# The unreasonable effectiveness of deep learning

2021/11/20The search for building and understanding *intelligent machines* has been under way for thousands of years and appear fundamental to the human condition [1]. Deep learning models have recently been heavily dominating this search for artificial intelligence (AI), as demonstrated by the go-playing Alpha Go [2], the narrating GPT-3 [3], and many more. This is an odd development for many since computational graphs are old news, and because no ground-breaking heureka moment has guided the development. Rather, deep learning is guided by a primitive brute-force optimization mechanism.

Why is it that deep learning and deep neural networks have become so popular despite their simplicity? If there is no theoretical foundation to build on, why are they so *unreasonably* efficient?

In this essay, I will argue the answer is: part coincidence, part skill. Motivating the skillfulness, I will first define deep learning (DL) and attempt to explain the phenomenon from a first-principle's approach. In this light, I will describe the "coincidental" part by revisiting sets of problems DL is particularly good at, so we can finally arrive at an answer to our question: why are deep networks so useful?

# Deep Learning

Even though many DL proponents promote its similarities to the human brain, the building block of deep networks have little to do with nervous systems. Deep networks can be roughly defined as large computational graphs with weighted nonlinearities.

This [4] is [5] not [6] new [7].

In fact, eerily similar approaches was attempted throughout 1960-1990, with little success. What makes deep networks interesting, though, is that they can approximate *any function* to *any desired degree of approximation* [8]. This striking fact was discovered in 1986 and tells us that deep networks can solve *any* problem, *if* they are big enough. Granted, that is a big *if*, and this has largely been driving the explosive growth of the graphics processing units (GPUs) market: the bigger network, the better approximations.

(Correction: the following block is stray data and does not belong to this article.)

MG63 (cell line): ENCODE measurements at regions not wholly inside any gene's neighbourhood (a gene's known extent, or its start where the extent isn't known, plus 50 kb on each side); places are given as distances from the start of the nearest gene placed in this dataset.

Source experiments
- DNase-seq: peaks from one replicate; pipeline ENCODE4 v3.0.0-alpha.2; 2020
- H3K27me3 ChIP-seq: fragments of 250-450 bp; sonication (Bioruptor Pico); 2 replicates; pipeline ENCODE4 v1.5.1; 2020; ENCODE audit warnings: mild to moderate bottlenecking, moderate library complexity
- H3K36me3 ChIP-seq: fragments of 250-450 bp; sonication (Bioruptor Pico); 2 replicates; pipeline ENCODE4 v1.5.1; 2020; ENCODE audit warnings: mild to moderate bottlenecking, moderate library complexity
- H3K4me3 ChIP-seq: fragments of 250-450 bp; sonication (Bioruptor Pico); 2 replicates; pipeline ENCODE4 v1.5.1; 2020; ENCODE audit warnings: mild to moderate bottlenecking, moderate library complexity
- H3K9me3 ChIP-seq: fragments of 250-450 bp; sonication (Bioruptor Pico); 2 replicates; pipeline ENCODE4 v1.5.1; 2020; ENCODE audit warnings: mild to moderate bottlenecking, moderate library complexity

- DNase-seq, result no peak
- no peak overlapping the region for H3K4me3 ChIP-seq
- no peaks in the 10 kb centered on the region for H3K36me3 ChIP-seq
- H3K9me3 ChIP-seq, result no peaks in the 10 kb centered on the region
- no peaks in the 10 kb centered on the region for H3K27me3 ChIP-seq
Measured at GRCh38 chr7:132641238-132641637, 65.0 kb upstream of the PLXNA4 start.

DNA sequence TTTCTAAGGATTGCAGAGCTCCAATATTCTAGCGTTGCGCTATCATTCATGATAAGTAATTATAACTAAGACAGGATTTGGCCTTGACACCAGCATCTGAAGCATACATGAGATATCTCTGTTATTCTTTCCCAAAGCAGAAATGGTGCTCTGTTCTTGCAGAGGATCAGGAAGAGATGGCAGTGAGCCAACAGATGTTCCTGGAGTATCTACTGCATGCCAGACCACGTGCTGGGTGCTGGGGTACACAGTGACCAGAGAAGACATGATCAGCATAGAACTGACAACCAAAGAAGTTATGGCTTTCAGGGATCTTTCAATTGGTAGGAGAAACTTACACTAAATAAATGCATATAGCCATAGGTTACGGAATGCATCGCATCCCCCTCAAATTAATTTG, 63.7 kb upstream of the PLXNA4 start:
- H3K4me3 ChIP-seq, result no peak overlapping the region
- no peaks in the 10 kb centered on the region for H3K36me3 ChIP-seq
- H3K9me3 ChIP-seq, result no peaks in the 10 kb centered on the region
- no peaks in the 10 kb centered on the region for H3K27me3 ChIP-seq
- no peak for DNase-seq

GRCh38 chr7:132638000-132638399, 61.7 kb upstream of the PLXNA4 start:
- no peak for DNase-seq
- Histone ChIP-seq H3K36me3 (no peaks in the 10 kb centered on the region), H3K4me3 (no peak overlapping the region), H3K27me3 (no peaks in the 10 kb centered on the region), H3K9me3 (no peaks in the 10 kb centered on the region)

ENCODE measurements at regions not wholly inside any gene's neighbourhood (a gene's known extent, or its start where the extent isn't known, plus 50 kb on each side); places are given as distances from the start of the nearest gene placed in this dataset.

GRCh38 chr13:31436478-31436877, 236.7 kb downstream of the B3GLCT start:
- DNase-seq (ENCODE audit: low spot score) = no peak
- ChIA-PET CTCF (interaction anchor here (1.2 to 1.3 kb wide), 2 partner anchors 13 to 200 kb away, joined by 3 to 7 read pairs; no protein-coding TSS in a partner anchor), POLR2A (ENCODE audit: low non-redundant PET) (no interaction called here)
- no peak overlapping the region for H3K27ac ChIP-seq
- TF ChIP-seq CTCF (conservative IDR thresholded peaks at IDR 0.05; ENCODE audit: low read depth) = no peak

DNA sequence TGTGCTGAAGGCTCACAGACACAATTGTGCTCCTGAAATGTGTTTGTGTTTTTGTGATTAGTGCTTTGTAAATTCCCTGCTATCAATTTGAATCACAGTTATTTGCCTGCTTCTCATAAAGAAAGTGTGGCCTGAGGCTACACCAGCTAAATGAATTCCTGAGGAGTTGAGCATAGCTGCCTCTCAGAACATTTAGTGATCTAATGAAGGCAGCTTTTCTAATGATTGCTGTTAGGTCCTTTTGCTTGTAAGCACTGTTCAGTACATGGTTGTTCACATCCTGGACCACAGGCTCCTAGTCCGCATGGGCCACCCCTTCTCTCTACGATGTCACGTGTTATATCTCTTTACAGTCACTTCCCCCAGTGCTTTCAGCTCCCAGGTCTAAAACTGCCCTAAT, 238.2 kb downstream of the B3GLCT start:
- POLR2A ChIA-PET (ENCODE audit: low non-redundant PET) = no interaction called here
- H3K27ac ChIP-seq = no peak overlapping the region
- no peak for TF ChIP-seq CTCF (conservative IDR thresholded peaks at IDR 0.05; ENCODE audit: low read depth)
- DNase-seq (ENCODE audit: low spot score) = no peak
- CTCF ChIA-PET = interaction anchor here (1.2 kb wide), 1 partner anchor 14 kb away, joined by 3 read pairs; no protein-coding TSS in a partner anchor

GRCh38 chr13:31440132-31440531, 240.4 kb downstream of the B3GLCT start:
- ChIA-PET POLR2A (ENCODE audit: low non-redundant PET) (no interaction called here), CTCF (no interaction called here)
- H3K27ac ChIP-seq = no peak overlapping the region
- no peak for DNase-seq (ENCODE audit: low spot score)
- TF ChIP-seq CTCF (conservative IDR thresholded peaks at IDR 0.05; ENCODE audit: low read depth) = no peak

It still took several decades before the idea of a universal function approximator could be used to solve problems with any form of practical relevance. Theoretically, this was already solved in 1986, where 7 showed that large nets could be "trained" by *searching* for optimal configurations in a sea of possibilities. However, it was not until the early 2000's that sufficiently powerful hardware came along to build and search through massive deep networks now up to *hundreds of trillions* of parameters [3].

# Deep Learning first principles

It may come as a surprise how this type of searching yields meaningful networks. Fortunately, physicists and mathematicians helped resolve parts of the conundrum with two ancient ideas: symmetry [9] and equivariance [10].

It turns out that symmetry is a useful property during learning. If you are to, say, identify a cat in an image, it should not matter how big the cat is. Or where in the picture the cat is. In other words, we want to find a way to learn a way to look at cats that are *symmetric* under scale (size) or translation (location in picture). This symmetry is normally called *invariance*, because the idea that a cat is in the picture *does not vary* if the cat is very large and dead-center, or really small in the lower left corner. We identify cats independently from those *distortions*, $\xi$.

We can write this down more precisely by looking at some images $x \in \mathbb{I}$ that we are looking to classify into a binary decision $y \in \mathbb{C}: \{\text{CAT}, \neg\text{CAT}\}$ using a network $f: \mathbb{I} \mapsto \mathbb{C}$, we can therefore say that the guess *without* a distortion $\xi: \mathbb{I} \mapsto \mathbb{I}$, should be the same *with* the distortion: $f(x) = f(\xi (x))$